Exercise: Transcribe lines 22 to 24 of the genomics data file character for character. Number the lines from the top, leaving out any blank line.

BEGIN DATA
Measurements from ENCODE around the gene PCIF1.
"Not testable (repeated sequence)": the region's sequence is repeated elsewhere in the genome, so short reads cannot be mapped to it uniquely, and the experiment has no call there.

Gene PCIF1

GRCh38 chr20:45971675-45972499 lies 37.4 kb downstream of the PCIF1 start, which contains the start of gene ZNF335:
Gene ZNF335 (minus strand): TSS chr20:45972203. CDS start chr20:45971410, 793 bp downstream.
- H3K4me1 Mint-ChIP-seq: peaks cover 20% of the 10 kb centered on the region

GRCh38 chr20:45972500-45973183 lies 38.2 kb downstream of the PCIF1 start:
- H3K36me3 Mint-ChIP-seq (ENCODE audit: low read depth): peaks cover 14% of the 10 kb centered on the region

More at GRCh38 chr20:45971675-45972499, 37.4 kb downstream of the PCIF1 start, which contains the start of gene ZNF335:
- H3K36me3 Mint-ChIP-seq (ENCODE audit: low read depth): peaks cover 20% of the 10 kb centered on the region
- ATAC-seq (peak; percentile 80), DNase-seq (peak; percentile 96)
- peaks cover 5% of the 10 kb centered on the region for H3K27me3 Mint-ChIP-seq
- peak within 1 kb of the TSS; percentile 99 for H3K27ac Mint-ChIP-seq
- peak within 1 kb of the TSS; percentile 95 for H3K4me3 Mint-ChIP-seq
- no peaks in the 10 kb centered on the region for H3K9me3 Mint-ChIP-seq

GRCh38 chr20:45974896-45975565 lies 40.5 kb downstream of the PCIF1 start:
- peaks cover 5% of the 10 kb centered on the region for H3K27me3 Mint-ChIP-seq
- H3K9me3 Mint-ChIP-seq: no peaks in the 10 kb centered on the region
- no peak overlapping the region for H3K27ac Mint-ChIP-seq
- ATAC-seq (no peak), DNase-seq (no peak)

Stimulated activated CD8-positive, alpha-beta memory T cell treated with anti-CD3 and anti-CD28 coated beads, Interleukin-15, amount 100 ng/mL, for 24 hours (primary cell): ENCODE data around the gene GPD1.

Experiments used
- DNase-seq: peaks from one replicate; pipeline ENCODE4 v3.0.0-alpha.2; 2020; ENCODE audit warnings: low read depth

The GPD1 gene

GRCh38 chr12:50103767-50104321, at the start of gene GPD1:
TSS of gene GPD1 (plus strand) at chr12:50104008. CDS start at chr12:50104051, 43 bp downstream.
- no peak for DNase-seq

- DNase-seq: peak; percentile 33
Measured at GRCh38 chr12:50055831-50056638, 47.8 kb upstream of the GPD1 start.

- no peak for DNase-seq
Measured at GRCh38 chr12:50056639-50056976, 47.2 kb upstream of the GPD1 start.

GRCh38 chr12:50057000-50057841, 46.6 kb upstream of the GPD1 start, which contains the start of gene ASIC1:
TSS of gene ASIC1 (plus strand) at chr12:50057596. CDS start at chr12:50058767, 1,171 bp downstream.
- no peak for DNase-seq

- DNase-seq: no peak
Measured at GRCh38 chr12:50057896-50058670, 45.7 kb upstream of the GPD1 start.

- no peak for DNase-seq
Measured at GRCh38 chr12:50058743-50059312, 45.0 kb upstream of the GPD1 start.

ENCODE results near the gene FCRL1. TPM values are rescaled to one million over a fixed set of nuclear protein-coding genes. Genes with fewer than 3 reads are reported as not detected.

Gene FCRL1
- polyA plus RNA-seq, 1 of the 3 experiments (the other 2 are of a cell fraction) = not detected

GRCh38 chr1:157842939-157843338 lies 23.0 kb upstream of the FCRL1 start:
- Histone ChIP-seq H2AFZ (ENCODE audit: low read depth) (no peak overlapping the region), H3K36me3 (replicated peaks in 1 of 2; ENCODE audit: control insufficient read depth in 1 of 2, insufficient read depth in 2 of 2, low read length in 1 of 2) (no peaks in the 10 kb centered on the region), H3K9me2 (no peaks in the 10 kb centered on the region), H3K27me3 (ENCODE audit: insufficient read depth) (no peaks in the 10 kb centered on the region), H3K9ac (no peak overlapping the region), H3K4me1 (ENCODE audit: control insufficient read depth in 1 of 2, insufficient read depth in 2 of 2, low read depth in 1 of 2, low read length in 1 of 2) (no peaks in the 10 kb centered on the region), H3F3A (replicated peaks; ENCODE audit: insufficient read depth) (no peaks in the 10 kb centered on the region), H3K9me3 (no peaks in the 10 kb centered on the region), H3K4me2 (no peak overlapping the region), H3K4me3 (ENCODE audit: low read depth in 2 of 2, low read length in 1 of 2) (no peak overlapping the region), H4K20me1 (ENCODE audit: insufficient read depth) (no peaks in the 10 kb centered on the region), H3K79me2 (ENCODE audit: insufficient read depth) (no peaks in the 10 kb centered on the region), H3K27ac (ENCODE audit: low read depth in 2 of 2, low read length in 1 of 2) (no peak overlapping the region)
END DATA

Experiments used
- DNase-seq: peaks from one replicate; pipeline ENCODE4 v3.0.0-alpha.2; 2020; ENCODE audit warnings: low read depth

The GPD1 gene